Editor’s Note: The following conversation has been excerpted from the playwright John Hadden’s Conversations with a Masked Man: My Father, the CIA, and Me published by Arcade Publishing, an imprint of Skyhorse Publishing. In the book, Hadden interviews his father about the latter’s long career in the CIA, the intricacies and follies of espionage, and dramatic decisions that altered the fate of the Cold War. In this excerpt, Hadden and his father discuss the precarious task of how a CIA officer cultivates informants and runs secret agents.
Son: Spy technique in Israel was a slightly different ball game than in Europe, yes? You say you just talked to people.
Father: No, it was pretty much the same. People would tell me things. By talking to everybody, see, soldiers, businessmen, judges, archeologists and farmers and opera singers and everybody, they couldn’t tell who was talking to me and who wasn’t.
Son: So having a formal arrangement is a vulnerable …
Father: It’s not important and very often stupid and counterproductive.
Son: Then how do you get them to talk?
Father: People always want to talk. A person will be most likely to talk if he’s somebody who hasn’t been properly appreciated—the best people are often left behind because they make people uncomfortable, they’re too smart for their own good. Then he really needs somebody to talk to, somebody who’ll understand how good he is.
Son: So you used friendship to get what you wanted.
Son: But there comes a point where you’re close to a mother lode of information and they have access to it … Then what do you do?
Father: Well, then you have to wait. I did finally recruit somebody … and, ah, yeah. It worked, it was …Yeah. It was the best thing I ever did. I got … [CIA director Richard] Helms liked it so much he took it to the president and …That was one thing, that was my one real … good one, yeah.
Son: And was your personal relationship different with this guy?
Father: I winkled him out and then I had somebody else dealing with him, under my control.
Son: So you stayed in the background.
Father: Oh yeah, Christ, I couldn’t have the Israelis knowing that I was doing things like that.
Son: So he went to other people and they passed it on to you.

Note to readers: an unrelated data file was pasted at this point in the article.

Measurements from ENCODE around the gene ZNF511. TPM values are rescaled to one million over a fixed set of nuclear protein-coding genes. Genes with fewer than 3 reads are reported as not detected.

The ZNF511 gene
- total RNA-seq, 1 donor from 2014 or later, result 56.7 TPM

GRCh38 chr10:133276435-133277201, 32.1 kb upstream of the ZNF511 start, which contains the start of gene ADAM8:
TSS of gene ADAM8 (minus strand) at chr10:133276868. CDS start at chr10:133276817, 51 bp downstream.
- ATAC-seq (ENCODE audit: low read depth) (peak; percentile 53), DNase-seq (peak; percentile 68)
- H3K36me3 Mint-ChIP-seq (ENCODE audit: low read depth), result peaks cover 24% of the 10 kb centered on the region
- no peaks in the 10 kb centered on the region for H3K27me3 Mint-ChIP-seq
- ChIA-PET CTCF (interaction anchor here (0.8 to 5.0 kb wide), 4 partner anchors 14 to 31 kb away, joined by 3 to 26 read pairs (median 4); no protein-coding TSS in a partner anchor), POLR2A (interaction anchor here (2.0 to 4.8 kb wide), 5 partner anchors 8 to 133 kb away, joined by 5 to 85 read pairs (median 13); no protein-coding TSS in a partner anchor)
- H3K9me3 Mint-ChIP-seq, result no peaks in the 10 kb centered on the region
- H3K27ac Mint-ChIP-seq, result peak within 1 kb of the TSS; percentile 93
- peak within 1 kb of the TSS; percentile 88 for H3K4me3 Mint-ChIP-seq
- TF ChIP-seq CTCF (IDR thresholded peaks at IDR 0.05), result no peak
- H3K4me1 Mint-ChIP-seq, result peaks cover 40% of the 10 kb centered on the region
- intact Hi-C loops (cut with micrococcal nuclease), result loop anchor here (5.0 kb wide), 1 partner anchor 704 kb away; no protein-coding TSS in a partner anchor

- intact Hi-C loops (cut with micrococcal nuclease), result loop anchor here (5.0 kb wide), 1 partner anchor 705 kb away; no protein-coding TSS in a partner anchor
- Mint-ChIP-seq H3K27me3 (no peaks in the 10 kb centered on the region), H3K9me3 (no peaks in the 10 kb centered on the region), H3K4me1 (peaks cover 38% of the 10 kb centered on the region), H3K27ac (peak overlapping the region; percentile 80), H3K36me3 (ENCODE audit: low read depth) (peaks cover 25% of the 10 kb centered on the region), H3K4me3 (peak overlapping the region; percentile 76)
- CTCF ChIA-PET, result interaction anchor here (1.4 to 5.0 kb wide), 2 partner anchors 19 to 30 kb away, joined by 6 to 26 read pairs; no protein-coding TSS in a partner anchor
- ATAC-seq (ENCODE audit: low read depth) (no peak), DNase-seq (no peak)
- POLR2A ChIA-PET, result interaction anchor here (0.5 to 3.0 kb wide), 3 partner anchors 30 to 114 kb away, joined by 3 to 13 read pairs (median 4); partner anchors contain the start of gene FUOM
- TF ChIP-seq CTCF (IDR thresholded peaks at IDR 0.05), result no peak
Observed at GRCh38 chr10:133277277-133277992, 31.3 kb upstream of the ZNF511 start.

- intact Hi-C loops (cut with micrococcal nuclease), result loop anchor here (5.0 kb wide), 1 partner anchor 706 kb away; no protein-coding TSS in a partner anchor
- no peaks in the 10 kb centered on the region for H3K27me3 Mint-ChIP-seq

Father: I only dealt with third parties.
Son: Were these third parties in danger?
Father: Not that they knew it, no. In Hamburg, all I did was …
Son: But you knew it.
Father: Well, that was what I was there for. In Hamburg all I did was talk to people.
Son: Did you know any of them well? Did you get into their lives, and …
Father: I would see them all the time.
Son: You must have gotten to know about their families, their sex lives …
Father: I suppose. Your mind sifts that stuff out very quickly.
Son: For them to have somebody to talk to …
Father: Especially if they think you’re friendly and if they think you agree with them anyway … so that you don’t have to be convinced of anything. Once you get into an argument with somebody, then you don’t learn anything. Then it’s gone.
Son: In order to be convincing, you have to become really interested in them …
Father: Yeah, you keep nodding your head …
Son: And then you bring them a book that you think they might like …
Father: Oh, gifts are the sine qua non.
Son: You have to give the right gift.
Father: You have to figure it out. I used to spend a couple of days at the Savile Book Shop in Washington, before Christmas, picking out a book for each one of these birds. There was an endless list.
Son: And you have to know the culture, the language.
Father: That helps. There was a guy in Israel named Karmon, who told his people never to speak Hebrew in front of me. I couldn’t speak enough Hebrew to get out of a paper bag, but he thought I was faking it. We went to a dinner party one night and I was sitting across from him, and there were two Israeli ladies sitting at our little card table, because that was kind of dinner party it was. Halfway through this meal one of the ladies said to Karmon in Hebrew, “Pour this guy a lot of wine, maybe he’ll tell you some secrets.” Of course they all knew who I was. And I picked up the only word I distinguished in all of that, yayin, the word for wine. For some reason I had learned a phrase from my two guys, my cartoon interpreters, which was “Nichnas yayin, yatzeh sod.” Which meant, ‘in goes the wine, out pops the secret.’ And Karmon turned white, because of course he thought I’d understood everything they’d said, and of course I hadn’t understood a thing. [laughs]
Mother: He was a good friend. He stopped to see us here.
Father: He was, he was a wonderful man. It would be people like that I would talk to. He was in a position where he didn’t have to worry what he said to me. They left it up to him as to what he would tell me. It was up to me to listen.
Son: And would you feed stuff back to him, to make it worthwhile for him?
Father: I would try. Intelligence is a kind of currency and you have to spend it. There’s no point in keeping it locked up in a safe. You lead a little bit and you take a little bit, you win some and you lose some. My young friend Shlomo Argov had gotten a pretty good post in Washington, when I was head of section. He had become a senior officer when[Israeli Prime Minister Yitzhak] Rabin was ambassador there. So we made a deal. I said, ‘I’ll get my guys and you get your guys, and that’ll give me the cachet to set the whole thing up, and we’ll go to Gettysburg and we’ll both see it like we’ve never seen it before, and maybe we’ll have fun. I think Rabin will enjoy it too, because he has a big interest in the Civil War.’
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